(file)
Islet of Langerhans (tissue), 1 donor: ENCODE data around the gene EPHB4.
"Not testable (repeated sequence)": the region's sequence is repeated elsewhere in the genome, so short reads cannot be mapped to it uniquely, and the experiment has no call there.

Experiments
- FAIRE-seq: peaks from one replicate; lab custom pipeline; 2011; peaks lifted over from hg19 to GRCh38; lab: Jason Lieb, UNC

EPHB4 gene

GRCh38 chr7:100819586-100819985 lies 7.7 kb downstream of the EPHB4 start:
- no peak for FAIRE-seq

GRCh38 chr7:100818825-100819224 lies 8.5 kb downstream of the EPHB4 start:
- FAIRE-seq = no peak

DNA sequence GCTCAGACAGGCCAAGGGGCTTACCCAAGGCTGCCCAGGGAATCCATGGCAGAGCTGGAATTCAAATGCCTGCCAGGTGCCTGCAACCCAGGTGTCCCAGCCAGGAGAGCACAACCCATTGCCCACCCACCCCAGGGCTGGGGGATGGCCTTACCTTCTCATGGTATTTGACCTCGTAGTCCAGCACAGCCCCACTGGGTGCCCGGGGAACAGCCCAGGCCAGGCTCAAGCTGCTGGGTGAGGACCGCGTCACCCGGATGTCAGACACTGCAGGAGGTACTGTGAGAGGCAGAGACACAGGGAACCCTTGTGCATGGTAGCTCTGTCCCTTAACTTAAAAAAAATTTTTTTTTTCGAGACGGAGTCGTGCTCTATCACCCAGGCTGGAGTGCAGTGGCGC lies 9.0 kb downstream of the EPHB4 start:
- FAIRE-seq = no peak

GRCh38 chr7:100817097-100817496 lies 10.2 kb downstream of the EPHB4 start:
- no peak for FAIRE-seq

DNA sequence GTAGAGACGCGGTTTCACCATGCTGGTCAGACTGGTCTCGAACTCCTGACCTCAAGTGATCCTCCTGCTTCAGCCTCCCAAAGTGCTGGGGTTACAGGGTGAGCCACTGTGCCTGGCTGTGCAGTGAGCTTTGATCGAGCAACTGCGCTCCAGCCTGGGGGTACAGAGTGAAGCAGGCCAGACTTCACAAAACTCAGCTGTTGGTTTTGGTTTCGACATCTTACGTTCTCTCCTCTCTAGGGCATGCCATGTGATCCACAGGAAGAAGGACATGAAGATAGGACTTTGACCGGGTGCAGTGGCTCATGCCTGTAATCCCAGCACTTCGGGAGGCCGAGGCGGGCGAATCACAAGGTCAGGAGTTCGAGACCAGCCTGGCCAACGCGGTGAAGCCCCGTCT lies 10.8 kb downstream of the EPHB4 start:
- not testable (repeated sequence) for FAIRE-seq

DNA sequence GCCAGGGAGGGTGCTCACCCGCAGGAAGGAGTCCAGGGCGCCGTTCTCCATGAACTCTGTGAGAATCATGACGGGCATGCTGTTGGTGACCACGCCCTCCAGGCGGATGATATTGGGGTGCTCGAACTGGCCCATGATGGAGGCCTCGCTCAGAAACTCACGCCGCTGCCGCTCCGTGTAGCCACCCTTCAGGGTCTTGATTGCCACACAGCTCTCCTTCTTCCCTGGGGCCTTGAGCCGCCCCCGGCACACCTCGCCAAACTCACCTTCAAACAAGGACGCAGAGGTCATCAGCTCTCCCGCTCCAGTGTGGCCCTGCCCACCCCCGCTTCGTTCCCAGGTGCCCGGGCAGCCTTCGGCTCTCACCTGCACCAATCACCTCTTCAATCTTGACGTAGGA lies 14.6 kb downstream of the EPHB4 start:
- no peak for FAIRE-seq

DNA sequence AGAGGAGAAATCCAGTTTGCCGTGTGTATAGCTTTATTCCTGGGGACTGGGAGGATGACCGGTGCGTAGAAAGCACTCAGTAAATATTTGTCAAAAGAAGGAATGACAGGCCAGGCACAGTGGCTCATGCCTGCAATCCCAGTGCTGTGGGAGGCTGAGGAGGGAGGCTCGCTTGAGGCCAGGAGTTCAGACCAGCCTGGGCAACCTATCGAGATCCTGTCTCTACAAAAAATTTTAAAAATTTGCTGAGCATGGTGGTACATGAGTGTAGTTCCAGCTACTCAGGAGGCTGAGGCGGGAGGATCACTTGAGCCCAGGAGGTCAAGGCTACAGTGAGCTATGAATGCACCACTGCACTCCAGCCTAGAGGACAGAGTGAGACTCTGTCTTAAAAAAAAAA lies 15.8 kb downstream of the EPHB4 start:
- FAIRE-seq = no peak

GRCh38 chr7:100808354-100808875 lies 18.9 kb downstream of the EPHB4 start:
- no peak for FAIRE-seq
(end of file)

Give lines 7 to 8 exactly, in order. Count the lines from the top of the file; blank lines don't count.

- no peak for FAIRE-seq

GRCh38 chr7:100818825-100819224 lies 8.5 kb downstream of the EPHB4 start: